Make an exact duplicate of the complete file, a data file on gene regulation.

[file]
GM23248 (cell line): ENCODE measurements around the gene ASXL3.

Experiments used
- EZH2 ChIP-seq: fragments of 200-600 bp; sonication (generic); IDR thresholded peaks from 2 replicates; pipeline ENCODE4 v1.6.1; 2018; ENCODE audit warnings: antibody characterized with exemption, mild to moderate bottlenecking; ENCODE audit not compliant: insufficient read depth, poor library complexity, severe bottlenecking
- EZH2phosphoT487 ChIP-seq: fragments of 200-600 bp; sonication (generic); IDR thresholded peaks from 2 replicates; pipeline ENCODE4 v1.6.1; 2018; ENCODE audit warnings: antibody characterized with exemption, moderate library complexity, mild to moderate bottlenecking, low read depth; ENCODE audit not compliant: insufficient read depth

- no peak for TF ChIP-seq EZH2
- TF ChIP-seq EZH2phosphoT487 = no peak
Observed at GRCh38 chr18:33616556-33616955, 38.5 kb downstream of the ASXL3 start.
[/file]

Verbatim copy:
GM23248 (cell line): ENCODE measurements around the gene ASXL3.

Experiments used
- EZH2 ChIP-seq: fragments of 200-600 bp; sonication (generic); IDR thresholded peaks from 2 replicates; pipeline ENCODE4 v1.6.1; 2018; ENCODE audit warnings: antibody characterized with exemption, mild to moderate bottlenecking; ENCODE audit not compliant: insufficient read depth, poor library complexity, severe bottlenecking
- EZH2phosphoT487 ChIP-seq: fragments of 200-600 bp; sonication (generic); IDR thresholded peaks from 2 replicates; pipeline ENCODE4 v1.6.1; 2018; ENCODE audit warnings: antibody characterized with exemption, moderate library complexity, mild to moderate bottlenecking, low read depth; ENCODE audit not compliant: insufficient read depth

- no peak for TF ChIP-seq EZH2
- TF ChIP-seq EZH2phosphoT487 = no peak
Observed at GRCh38 chr18:33616556-33616955, 38.5 kb downstream of the ASXL3 start.